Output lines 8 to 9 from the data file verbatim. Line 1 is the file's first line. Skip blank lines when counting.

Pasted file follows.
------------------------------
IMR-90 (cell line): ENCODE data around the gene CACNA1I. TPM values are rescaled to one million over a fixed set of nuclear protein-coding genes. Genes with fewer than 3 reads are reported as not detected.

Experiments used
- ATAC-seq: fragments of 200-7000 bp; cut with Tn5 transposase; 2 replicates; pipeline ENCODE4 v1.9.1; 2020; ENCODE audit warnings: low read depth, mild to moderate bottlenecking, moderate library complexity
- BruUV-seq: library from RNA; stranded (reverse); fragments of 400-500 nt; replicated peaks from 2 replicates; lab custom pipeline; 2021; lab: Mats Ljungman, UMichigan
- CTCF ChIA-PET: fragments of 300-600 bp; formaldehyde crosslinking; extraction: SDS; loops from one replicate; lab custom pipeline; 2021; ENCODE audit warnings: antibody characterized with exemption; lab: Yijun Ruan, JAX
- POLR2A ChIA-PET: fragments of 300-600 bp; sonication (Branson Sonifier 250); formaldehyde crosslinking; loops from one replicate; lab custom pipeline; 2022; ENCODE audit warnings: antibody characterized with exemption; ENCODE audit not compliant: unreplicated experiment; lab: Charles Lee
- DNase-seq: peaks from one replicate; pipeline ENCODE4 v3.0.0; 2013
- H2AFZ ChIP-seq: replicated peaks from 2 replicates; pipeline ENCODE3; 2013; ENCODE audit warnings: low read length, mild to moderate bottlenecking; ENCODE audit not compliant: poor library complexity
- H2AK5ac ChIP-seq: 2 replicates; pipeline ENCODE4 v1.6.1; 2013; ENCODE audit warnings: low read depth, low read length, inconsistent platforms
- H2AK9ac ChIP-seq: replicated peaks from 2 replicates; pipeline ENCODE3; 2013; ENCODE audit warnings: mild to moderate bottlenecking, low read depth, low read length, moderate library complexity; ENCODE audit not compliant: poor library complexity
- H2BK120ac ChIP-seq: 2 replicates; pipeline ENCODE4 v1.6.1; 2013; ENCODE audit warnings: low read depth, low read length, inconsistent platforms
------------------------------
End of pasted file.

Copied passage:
- H2AFZ ChIP-seq: replicated peaks from 2 replicates; pipeline ENCODE3; 2013; ENCODE audit warnings: low read length, mild to moderate bottlenecking; ENCODE audit not compliant: poor library complexity
- H2AK5ac ChIP-seq: 2 replicates; pipeline ENCODE4 v1.6.1; 2013; ENCODE audit warnings: low read depth, low read length, inconsistent platforms